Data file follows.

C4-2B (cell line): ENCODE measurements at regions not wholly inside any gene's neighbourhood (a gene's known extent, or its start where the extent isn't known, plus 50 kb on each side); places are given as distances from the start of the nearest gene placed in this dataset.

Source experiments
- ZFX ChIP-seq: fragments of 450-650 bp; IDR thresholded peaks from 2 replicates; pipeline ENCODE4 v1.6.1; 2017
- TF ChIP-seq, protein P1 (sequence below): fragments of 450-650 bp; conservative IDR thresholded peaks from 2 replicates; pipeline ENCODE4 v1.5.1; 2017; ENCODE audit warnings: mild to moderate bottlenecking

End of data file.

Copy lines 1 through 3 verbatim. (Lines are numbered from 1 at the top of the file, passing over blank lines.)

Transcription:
C4-2B (cell line): ENCODE measurements at regions not wholly inside any gene's neighbourhood (a gene's known extent, or its start where the extent isn't known, plus 50 kb on each side); places are given as distances from the start of the nearest gene placed in this dataset.

Source experiments
- ZFX ChIP-seq: fragments of 450-650 bp; IDR thresholded peaks from 2 replicates; pipeline ENCODE4 v1.6.1; 2017